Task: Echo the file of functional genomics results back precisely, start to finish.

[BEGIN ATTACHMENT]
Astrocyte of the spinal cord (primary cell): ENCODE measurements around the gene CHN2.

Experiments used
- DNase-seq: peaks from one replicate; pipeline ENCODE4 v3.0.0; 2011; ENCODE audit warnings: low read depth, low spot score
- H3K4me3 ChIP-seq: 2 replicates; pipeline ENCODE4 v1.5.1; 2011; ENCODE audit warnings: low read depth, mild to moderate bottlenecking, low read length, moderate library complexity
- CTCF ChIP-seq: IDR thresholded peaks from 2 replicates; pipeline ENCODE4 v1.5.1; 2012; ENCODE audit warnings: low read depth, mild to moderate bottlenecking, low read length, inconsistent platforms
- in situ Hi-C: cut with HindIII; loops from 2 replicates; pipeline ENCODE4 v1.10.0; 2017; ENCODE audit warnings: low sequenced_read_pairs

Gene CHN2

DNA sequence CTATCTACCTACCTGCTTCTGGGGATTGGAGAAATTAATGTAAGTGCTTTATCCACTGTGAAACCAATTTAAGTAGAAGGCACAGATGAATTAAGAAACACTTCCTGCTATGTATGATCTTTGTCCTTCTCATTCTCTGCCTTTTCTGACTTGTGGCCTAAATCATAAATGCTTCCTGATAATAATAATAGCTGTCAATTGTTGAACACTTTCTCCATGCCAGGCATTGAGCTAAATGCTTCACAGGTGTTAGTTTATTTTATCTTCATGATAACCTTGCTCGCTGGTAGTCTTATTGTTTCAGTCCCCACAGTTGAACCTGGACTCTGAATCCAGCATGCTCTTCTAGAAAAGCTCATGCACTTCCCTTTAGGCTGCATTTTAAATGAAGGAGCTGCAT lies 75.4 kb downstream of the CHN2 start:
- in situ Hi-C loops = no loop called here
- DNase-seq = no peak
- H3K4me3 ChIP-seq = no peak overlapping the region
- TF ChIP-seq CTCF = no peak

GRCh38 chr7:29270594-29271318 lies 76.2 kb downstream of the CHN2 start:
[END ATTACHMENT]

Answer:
Astrocyte of the spinal cord (primary cell): ENCODE measurements around the gene CHN2.

Experiments used
- DNase-seq: peaks from one replicate; pipeline ENCODE4 v3.0.0; 2011; ENCODE audit warnings: low read depth, low spot score
- H3K4me3 ChIP-seq: 2 replicates; pipeline ENCODE4 v1.5.1; 2011; ENCODE audit warnings: low read depth, mild to moderate bottlenecking, low read length, moderate library complexity
- CTCF ChIP-seq: IDR thresholded peaks from 2 replicates; pipeline ENCODE4 v1.5.1; 2012; ENCODE audit warnings: low read depth, mild to moderate bottlenecking, low read length, inconsistent platforms
- in situ Hi-C: cut with HindIII; loops from 2 replicates; pipeline ENCODE4 v1.10.0; 2017; ENCODE audit warnings: low sequenced_read_pairs

Gene CHN2

DNA sequence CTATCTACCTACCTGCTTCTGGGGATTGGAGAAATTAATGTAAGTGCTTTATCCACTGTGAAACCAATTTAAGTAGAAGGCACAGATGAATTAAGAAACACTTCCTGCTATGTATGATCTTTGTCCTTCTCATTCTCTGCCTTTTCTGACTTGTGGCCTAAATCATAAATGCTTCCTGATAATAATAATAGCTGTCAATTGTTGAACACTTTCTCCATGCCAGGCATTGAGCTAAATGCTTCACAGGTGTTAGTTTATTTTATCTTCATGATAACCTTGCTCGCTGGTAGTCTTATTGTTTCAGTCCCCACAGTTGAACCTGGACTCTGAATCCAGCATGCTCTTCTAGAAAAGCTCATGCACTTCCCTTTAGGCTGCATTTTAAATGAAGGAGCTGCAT lies 75.4 kb downstream of the CHN2 start:
- in situ Hi-C loops = no loop called here
- DNase-seq = no peak
- H3K4me3 ChIP-seq = no peak overlapping the region
- TF ChIP-seq CTCF = no peak

GRCh38 chr7:29270594-29271318 lies 76.2 kb downstream of the CHN2 start: